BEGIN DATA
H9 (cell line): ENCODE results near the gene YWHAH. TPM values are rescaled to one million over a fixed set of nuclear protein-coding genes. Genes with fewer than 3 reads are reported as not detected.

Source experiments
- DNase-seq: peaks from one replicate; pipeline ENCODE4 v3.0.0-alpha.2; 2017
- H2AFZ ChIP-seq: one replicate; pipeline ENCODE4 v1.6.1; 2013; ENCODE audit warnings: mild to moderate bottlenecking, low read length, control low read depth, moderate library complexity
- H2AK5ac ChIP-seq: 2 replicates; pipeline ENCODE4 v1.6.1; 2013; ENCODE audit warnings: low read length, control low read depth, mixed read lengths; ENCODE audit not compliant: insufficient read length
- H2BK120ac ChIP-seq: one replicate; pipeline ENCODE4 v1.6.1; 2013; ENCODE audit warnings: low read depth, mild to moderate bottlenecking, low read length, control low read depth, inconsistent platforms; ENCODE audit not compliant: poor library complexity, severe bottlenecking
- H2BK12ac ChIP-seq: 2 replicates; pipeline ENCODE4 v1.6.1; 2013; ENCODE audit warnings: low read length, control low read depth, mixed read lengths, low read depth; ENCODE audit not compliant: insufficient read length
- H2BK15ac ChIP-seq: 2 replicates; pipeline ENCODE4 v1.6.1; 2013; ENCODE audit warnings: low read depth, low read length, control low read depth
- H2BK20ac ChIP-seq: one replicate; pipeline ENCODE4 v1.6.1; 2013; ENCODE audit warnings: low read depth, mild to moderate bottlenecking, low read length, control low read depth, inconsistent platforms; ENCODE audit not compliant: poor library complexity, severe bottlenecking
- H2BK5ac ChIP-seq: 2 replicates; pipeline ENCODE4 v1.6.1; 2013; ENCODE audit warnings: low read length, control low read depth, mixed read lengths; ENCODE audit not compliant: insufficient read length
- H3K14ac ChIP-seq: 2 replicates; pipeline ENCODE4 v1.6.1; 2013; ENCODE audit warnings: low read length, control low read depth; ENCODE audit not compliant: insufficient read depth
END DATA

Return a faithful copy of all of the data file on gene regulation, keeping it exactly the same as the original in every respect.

H9 (cell line): ENCODE results near the gene YWHAH. TPM values are rescaled to one million over a fixed set of nuclear protein-coding genes. Genes with fewer than 3 reads are reported as not detected.

Source experiments
- DNase-seq: peaks from one replicate; pipeline ENCODE4 v3.0.0-alpha.2; 2017
- H2AFZ ChIP-seq: one replicate; pipeline ENCODE4 v1.6.1; 2013; ENCODE audit warnings: mild to moderate bottlenecking, low read length, control low read depth, moderate library complexity
- H2AK5ac ChIP-seq: 2 replicates; pipeline ENCODE4 v1.6.1; 2013; ENCODE audit warnings: low read length, control low read depth, mixed read lengths; ENCODE audit not compliant: insufficient read length
- H2BK120ac ChIP-seq: one replicate; pipeline ENCODE4 v1.6.1; 2013; ENCODE audit warnings: low read depth, mild to moderate bottlenecking, low read length, control low read depth, inconsistent platforms; ENCODE audit not compliant: poor library complexity, severe bottlenecking
- H2BK12ac ChIP-seq: 2 replicates; pipeline ENCODE4 v1.6.1; 2013; ENCODE audit warnings: low read length, control low read depth, mixed read lengths, low read depth; ENCODE audit not compliant: insufficient read length
- H2BK15ac ChIP-seq: 2 replicates; pipeline ENCODE4 v1.6.1; 2013; ENCODE audit warnings: low read depth, low read length, control low read depth
- H2BK20ac ChIP-seq: one replicate; pipeline ENCODE4 v1.6.1; 2013; ENCODE audit warnings: low read depth, mild to moderate bottlenecking, low read length, control low read depth, inconsistent platforms; ENCODE audit not compliant: poor library complexity, severe bottlenecking
- H2BK5ac ChIP-seq: 2 replicates; pipeline ENCODE4 v1.6.1; 2013; ENCODE audit warnings: low read length, control low read depth, mixed read lengths; ENCODE audit not compliant: insufficient read length
- H3K14ac ChIP-seq: 2 replicates; pipeline ENCODE4 v1.6.1; 2013; ENCODE audit warnings: low read length, control low read depth; ENCODE audit not compliant: insufficient read depth